Although not always on the same page, every now and again country music flirts with rock n’ roll, and I’ve found that in these flirtations, it never sounds the same way twice. Sure, there have been hard pumping southern rock bands like Lynyrd Skynyrd or Molly Hatchet that have harnessed the sheer power and rumble of rock’s blistering guitars and thunderous basses, but there have also been more acoustically minded country singers influenced by the spirit and essence of rock music as well. Often discounted as too poppy for country or too country for the mainstream charts, these artists often get lumped into the folk crowd just out of scenes giving up on finding a more suitable home for them. And then there are artists like R.W. Roldan, a Texas-based country singer/songwriter who isn’t interested in what you want to call him or his music, because he’s going to be playing regardless of what you decide to label him. Ah yes, how I love intellectually-based artistic rebellion in my pop music. This is what we live for, folks. The composers who totally reject our attempts to place them neatly in a box. Because real art just doesn’t work that way. And thankfully, thanks to people like Roldan, it never will. Continue reading “R.W. Roldan – Falling Star”
Several songs of Pablo Embon’s upcoming album “Nobody’s Land” will be featured on Reverbnation Crowd-Picked artists for the next 6 months started. Continue reading “Pablo Embon Songs to be Featured on ReverbNation”
Picking the right time to release a record can be a challenging process even for the most experienced of artists. Winter albums are designed to warm us up during the coldest of months, summer albums are usually meant to get us excited about being out having fun in the sun. All of them are set up to fulfil the sonic needs of us, the consumers, but moreover they can artistically capture the mood and feel of an entire section of the calendar, too. Lord & Lady have chosen this June to release their EP No Ghost, and anyone familiar with the aspiring dream pop duo will agree that it’s the absolute perfect time for the world to get acquainted with their stunningly romantic and emotionally poignant style.
Lord & Lady remind me a lot of The Vaselines. The Vaselines were an instrumental force in the development of alternative rock in the 1980s, and arguably the most melodic noise rock band that ever pressed vinyl. Coming screeching out of Glasgow, Scotland in 1986, Eugene Kelly and Frances McKee developed a signature duality in their sound that was equally feminine and masculine, and it made for sheer pop magic. If you strip out their noisier, more atonal parts in their sound, you would essentially get what Lord & Lady is recording today, albeit a much more evolved, 21st century format. There’s space for their style to grow a little more into the big speakers they’re trying to fill, but their new single “The Lift” off of No Ghost is really too inviting to really be picky over. Unlike The Vaselines, Lord & Lady have a distinctly more pop-focused drive that allows for their sound to be significantly more accessible and radio friendly then their punk rock forerunners, and it may end up doing the genre well to see this kind of friendliness with melody rising back up to the surface of the scene.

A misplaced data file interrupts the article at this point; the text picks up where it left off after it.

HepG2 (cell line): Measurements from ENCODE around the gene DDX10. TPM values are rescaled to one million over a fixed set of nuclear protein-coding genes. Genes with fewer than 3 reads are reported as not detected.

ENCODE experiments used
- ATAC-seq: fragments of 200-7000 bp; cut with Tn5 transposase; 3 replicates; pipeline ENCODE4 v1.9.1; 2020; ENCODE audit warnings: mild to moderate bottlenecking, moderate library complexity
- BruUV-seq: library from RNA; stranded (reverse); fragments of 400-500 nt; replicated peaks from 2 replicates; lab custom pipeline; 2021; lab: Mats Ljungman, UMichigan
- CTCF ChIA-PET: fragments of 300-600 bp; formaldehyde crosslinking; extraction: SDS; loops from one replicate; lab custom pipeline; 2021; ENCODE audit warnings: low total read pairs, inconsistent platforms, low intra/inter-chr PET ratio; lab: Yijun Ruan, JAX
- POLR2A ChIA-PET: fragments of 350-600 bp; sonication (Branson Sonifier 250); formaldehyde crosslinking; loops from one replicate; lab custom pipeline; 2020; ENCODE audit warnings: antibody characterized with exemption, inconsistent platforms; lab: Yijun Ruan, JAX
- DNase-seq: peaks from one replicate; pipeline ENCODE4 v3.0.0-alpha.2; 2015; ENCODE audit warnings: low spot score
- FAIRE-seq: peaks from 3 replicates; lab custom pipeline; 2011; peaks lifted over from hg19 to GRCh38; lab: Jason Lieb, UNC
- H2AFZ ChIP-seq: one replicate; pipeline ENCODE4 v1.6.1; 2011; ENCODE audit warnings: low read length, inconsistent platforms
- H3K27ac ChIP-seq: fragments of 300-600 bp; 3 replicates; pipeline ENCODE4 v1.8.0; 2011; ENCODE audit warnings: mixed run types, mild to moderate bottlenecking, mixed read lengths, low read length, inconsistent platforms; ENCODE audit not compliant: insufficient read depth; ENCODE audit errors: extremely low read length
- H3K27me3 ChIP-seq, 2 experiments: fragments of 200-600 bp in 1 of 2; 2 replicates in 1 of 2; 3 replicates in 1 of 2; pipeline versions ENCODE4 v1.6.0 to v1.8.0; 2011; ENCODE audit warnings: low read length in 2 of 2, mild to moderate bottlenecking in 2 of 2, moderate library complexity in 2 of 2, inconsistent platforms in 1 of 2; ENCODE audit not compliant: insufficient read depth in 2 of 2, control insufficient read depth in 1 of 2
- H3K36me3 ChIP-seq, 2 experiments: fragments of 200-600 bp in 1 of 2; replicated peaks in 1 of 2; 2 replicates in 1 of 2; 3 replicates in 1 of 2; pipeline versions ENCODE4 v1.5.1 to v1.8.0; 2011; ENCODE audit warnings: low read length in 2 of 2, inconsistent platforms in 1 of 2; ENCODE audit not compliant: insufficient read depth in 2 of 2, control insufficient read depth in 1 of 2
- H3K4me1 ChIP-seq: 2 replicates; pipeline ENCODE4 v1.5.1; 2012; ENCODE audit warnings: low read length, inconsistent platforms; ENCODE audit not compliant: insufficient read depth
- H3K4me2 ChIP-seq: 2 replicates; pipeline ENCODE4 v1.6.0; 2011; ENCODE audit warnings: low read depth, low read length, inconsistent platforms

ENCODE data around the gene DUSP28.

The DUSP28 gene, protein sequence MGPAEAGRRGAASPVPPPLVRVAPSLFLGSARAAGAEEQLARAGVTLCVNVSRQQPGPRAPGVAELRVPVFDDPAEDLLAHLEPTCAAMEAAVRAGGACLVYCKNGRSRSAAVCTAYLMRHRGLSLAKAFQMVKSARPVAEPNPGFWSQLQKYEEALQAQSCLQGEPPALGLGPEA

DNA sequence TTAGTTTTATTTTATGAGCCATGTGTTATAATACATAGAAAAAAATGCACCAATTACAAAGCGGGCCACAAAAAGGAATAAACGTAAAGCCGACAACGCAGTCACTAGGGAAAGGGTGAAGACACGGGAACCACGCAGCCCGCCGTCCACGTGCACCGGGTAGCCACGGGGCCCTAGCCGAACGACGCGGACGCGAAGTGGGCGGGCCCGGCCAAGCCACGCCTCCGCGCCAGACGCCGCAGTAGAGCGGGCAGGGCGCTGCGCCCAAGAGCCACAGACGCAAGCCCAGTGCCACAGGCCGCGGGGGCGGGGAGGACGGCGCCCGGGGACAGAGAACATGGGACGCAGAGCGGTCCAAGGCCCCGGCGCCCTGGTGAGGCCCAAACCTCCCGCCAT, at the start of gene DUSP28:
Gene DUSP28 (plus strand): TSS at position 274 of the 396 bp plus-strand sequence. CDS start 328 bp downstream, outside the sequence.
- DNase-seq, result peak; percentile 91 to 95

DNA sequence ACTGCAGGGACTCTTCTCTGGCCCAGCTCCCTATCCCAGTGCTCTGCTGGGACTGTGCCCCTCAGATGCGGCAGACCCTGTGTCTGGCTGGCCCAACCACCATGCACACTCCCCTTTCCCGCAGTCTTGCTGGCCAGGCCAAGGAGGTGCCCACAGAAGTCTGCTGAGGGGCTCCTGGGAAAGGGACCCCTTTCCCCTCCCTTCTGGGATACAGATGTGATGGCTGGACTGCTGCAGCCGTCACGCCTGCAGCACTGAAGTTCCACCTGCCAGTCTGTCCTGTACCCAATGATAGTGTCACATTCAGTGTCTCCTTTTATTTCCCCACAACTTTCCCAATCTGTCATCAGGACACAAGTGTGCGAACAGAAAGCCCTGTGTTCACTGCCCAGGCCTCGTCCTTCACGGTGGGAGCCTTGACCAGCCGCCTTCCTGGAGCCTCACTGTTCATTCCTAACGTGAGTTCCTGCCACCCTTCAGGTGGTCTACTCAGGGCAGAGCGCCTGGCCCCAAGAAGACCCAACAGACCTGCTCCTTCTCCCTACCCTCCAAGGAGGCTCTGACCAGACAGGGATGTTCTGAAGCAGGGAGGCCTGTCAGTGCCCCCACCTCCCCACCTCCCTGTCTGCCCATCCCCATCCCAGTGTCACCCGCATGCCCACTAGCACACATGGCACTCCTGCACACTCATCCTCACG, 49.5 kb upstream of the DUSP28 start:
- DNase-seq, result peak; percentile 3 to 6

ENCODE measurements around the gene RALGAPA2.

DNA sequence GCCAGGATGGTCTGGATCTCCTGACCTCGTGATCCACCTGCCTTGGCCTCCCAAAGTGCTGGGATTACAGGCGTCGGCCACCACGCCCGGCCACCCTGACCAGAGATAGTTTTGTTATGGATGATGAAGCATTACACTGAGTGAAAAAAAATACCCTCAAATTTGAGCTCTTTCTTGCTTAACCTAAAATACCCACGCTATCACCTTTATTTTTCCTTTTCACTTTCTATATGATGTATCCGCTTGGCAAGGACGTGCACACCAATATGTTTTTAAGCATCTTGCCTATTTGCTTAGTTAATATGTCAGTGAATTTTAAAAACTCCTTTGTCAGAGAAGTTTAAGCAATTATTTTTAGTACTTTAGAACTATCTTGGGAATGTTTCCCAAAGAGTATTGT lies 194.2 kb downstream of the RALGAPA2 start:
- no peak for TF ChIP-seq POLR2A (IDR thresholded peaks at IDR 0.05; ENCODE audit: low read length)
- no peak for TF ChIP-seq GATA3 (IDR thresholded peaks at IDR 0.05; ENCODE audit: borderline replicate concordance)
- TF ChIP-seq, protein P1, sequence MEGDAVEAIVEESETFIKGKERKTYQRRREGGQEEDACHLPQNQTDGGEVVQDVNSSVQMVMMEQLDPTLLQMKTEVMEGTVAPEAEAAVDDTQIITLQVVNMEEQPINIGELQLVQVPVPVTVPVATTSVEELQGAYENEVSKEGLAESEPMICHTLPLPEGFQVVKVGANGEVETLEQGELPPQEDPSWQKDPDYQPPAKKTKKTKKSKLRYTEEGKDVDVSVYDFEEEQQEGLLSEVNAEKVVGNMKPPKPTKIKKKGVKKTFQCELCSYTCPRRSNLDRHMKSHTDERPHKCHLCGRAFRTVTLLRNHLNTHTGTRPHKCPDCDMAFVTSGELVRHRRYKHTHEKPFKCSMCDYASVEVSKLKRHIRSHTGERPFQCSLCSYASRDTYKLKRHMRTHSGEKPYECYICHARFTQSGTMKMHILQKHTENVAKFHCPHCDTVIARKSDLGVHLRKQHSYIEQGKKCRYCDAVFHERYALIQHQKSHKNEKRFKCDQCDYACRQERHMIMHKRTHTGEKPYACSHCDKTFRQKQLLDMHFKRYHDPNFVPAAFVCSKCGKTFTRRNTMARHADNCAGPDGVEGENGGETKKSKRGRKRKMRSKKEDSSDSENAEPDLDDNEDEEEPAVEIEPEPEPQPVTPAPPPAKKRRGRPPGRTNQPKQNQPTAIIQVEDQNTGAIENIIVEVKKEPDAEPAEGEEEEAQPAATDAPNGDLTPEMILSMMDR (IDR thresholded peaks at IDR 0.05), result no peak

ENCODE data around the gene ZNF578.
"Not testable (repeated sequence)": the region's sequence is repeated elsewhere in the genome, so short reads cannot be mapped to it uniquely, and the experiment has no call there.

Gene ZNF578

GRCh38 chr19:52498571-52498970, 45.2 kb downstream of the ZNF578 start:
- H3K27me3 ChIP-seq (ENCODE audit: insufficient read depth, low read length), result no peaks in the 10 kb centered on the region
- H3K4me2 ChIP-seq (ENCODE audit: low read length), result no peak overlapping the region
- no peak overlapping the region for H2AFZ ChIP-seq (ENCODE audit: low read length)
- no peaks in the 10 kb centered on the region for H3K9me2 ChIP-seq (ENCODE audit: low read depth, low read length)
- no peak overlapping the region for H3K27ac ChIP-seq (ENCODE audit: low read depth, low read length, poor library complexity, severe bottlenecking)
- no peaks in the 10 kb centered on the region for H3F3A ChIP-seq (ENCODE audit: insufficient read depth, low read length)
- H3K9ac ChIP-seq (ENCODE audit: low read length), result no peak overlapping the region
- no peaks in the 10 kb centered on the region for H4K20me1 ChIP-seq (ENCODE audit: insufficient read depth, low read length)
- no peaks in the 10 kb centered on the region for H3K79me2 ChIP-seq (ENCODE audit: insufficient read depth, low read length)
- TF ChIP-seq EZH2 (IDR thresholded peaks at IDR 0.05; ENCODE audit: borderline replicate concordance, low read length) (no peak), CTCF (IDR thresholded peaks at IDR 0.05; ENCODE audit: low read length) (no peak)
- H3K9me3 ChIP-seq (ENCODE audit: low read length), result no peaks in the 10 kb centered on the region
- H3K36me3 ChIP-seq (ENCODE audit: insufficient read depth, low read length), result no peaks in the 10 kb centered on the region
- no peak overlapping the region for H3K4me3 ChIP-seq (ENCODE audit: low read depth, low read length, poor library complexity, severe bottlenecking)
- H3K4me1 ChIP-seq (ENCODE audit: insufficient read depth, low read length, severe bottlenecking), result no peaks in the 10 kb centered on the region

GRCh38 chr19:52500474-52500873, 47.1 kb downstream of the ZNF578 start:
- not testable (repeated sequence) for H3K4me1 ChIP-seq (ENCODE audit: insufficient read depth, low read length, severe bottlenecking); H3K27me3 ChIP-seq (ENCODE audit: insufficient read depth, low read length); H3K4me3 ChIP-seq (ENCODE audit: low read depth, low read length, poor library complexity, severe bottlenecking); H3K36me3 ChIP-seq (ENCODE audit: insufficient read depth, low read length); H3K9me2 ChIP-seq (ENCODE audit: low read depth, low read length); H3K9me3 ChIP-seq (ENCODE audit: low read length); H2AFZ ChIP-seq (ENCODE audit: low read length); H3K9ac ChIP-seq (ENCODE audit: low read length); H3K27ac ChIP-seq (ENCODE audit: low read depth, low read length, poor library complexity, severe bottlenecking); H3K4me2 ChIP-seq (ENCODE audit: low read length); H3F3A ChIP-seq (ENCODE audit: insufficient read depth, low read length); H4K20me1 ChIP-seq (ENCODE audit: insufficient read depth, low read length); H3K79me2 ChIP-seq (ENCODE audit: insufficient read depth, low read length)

In many ways, “The Lift” and the extended play that it’s prepping us for are stylized like a soundtrack to the epic picture that is the twilight of 2010’s pop music. It’s like we’re listening to all of the sounds that have materialized in the last ten years tucked tightly under a blanket and made to simmer and create a spacy backdrop that Lord & Lady use as a template to weave their ascending psychedelic verse and gentle vocal exchanges. Having come together in the most classic of California circumstances and now creating something that we can almost universally agree is fresh and appealing to music intellectuals, the end is nowhere in sight for this dynamically attractive unit. I can see their cult following finally bursting at the seams after No Ghost drops next month, and it will only be a matter of time before we begin seeing plenty of sound-alikes coming out of the woodwork to try and replicate the shimmering resonances of “The Lift.” I for one won’t forget who the originals were, and it should be mesmeric to witness how they decide to set themselves apart further from the crowd.